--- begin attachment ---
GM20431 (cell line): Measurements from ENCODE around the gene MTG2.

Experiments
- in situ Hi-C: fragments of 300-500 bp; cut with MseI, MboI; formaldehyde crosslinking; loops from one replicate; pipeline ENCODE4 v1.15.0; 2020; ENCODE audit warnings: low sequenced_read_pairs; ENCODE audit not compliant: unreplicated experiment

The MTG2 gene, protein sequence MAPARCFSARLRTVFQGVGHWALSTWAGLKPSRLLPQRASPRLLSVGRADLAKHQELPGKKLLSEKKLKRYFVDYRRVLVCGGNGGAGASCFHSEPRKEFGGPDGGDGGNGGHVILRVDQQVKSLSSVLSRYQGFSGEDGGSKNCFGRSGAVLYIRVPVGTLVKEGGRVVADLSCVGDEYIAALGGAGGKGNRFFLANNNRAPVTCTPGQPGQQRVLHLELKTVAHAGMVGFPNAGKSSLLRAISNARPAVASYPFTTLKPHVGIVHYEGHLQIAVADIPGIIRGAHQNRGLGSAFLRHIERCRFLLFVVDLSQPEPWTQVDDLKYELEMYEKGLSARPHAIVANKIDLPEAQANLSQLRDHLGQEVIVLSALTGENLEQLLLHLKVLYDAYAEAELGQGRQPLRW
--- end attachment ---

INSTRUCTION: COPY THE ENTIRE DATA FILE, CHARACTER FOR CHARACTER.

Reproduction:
GM20431 (cell line): Measurements from ENCODE around the gene MTG2.

Experiments
- in situ Hi-C: fragments of 300-500 bp; cut with MseI, MboI; formaldehyde crosslinking; loops from one replicate; pipeline ENCODE4 v1.15.0; 2020; ENCODE audit warnings: low sequenced_read_pairs; ENCODE audit not compliant: unreplicated experiment

The MTG2 gene, protein sequence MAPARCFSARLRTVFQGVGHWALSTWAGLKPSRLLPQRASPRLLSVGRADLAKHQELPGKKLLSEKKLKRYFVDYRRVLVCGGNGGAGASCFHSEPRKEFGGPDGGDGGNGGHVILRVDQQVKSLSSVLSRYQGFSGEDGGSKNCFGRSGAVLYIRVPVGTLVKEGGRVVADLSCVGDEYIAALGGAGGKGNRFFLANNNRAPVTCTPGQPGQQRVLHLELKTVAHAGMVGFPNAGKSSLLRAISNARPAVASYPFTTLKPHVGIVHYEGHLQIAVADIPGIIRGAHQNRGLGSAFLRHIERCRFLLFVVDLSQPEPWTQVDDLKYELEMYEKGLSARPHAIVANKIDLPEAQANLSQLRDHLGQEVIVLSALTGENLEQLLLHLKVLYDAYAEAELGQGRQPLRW